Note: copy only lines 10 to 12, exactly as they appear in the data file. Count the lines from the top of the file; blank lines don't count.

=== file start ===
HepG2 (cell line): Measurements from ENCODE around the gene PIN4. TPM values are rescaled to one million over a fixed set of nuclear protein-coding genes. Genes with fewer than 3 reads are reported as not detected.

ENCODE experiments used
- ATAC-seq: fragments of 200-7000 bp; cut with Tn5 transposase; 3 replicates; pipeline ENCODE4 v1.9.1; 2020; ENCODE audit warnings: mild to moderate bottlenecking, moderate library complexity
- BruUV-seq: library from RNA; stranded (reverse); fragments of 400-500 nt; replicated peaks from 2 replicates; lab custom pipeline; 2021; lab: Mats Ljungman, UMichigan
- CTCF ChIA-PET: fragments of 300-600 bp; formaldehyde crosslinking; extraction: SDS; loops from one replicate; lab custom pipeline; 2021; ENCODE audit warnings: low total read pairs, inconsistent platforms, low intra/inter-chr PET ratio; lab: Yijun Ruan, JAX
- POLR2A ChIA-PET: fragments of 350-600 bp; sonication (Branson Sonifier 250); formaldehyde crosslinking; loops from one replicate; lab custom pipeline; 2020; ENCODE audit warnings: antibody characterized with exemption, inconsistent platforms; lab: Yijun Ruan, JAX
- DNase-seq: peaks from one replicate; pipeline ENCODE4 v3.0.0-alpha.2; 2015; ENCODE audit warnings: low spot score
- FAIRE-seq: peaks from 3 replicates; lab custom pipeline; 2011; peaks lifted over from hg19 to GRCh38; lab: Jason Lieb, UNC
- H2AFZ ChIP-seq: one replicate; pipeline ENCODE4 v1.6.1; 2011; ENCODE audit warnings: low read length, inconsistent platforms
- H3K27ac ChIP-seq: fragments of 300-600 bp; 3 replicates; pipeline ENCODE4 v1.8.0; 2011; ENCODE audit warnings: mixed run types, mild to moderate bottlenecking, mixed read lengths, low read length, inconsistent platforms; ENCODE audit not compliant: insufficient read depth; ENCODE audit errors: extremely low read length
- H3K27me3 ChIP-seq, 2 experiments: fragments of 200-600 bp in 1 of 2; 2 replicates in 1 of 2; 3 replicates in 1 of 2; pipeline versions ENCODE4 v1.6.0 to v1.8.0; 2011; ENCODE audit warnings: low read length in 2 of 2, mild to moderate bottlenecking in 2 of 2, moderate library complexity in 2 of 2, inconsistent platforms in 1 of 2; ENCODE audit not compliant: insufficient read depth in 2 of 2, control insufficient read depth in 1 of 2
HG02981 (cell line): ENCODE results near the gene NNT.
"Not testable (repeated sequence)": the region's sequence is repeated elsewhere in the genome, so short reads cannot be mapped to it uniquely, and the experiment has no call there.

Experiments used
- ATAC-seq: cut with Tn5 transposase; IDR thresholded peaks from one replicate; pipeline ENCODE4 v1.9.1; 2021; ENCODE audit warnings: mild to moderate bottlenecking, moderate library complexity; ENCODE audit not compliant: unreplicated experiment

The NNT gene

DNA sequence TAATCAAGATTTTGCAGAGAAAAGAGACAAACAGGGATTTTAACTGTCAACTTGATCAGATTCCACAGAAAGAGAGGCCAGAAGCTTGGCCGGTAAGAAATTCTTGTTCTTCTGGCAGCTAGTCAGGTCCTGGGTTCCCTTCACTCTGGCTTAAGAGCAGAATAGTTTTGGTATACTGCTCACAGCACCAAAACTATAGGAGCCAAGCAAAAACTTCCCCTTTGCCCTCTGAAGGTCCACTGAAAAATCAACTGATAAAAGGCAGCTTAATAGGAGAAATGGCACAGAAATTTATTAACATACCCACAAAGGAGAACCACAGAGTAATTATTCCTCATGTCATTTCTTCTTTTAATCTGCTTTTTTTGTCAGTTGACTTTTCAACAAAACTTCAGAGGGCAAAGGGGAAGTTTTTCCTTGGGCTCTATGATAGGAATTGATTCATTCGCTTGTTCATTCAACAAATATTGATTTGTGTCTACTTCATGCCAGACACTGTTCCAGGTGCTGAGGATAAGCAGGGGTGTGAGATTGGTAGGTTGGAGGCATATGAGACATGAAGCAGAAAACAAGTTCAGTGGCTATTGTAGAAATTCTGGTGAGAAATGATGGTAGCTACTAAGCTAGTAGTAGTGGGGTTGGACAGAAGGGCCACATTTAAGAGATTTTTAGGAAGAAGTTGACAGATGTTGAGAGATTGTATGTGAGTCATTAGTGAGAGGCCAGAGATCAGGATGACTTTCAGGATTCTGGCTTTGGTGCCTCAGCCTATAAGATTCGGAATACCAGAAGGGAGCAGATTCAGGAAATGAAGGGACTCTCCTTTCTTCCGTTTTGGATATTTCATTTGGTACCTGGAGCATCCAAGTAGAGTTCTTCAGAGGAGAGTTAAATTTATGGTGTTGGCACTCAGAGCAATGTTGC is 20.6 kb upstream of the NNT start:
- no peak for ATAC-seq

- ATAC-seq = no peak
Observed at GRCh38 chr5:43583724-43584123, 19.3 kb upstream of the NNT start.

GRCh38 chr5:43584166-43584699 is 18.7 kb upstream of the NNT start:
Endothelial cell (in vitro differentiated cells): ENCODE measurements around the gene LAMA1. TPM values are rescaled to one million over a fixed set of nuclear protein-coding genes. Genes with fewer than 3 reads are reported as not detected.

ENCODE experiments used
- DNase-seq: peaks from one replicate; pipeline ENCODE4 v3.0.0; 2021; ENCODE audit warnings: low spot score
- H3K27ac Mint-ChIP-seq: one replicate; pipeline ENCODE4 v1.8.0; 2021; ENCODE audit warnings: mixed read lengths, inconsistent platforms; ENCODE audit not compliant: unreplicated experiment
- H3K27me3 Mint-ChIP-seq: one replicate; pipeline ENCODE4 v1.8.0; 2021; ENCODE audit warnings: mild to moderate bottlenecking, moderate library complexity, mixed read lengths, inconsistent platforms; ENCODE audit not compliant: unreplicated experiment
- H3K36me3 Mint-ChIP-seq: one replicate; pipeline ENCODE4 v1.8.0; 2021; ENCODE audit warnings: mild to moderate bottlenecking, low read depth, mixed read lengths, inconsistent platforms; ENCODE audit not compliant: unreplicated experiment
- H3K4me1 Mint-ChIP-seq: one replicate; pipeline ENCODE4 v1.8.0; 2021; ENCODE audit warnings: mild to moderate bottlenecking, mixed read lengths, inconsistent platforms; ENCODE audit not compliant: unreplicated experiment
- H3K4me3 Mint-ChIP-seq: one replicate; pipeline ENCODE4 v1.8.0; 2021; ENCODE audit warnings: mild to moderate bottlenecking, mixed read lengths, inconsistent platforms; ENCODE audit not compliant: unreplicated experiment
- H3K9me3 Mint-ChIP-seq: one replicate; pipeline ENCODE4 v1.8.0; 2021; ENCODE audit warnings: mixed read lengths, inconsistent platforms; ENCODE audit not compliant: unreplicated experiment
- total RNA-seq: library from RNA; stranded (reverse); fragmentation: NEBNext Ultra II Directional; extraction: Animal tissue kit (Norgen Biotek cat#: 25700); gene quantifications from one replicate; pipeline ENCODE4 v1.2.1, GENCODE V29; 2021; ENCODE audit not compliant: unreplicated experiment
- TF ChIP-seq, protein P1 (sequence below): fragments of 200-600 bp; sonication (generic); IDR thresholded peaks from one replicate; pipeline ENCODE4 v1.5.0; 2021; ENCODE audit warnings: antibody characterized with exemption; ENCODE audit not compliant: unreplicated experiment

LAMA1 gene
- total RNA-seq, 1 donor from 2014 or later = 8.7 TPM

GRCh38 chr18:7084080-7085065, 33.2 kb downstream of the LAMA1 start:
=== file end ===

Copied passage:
- H3K27ac ChIP-seq: fragments of 300-600 bp; 3 replicates; pipeline ENCODE4 v1.8.0; 2011; ENCODE audit warnings: mixed run types, mild to moderate bottlenecking, mixed read lengths, low read length, inconsistent platforms; ENCODE audit not compliant: insufficient read depth; ENCODE audit errors: extremely low read length
- H3K27me3 ChIP-seq, 2 experiments: fragments of 200-600 bp in 1 of 2; 2 replicates in 1 of 2; 3 replicates in 1 of 2; pipeline versions ENCODE4 v1.6.0 to v1.8.0; 2011; ENCODE audit warnings: low read length in 2 of 2, mild to moderate bottlenecking in 2 of 2, moderate library complexity in 2 of 2, inconsistent platforms in 1 of 2; ENCODE audit not compliant: insufficient read depth in 2 of 2, control insufficient read depth in 1 of 2
HG02981 (cell line): ENCODE results near the gene NNT.